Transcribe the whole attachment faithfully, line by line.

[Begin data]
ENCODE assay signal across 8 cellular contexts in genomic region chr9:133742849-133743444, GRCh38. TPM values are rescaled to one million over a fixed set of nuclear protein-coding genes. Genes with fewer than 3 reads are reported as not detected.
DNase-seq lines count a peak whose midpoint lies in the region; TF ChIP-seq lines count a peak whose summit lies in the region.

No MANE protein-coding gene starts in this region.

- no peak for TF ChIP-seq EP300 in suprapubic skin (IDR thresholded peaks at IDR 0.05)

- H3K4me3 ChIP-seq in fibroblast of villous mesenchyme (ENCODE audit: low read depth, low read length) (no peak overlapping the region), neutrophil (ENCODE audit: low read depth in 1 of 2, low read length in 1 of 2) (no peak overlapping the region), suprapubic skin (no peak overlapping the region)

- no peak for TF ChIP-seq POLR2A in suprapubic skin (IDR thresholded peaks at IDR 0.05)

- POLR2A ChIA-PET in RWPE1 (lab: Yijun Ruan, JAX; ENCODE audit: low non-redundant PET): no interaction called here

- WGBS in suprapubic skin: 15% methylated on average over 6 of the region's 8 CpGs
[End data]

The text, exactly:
ENCODE assay signal across 8 cellular contexts in genomic region chr9:133742849-133743444, GRCh38. TPM values are rescaled to one million over a fixed set of nuclear protein-coding genes. Genes with fewer than 3 reads are reported as not detected.
DNase-seq lines count a peak whose midpoint lies in the region; TF ChIP-seq lines count a peak whose summit lies in the region.

No MANE protein-coding gene starts in this region.

- no peak for TF ChIP-seq EP300 in suprapubic skin (IDR thresholded peaks at IDR 0.05)

- H3K4me3 ChIP-seq in fibroblast of villous mesenchyme (ENCODE audit: low read depth, low read length) (no peak overlapping the region), neutrophil (ENCODE audit: low read depth in 1 of 2, low read length in 1 of 2) (no peak overlapping the region), suprapubic skin (no peak overlapping the region)

- no peak for TF ChIP-seq POLR2A in suprapubic skin (IDR thresholded peaks at IDR 0.05)

- POLR2A ChIA-PET in RWPE1 (lab: Yijun Ruan, JAX; ENCODE audit: low non-redundant PET): no interaction called here

- WGBS in suprapubic skin: 15% methylated on average over 6 of the region's 8 CpGs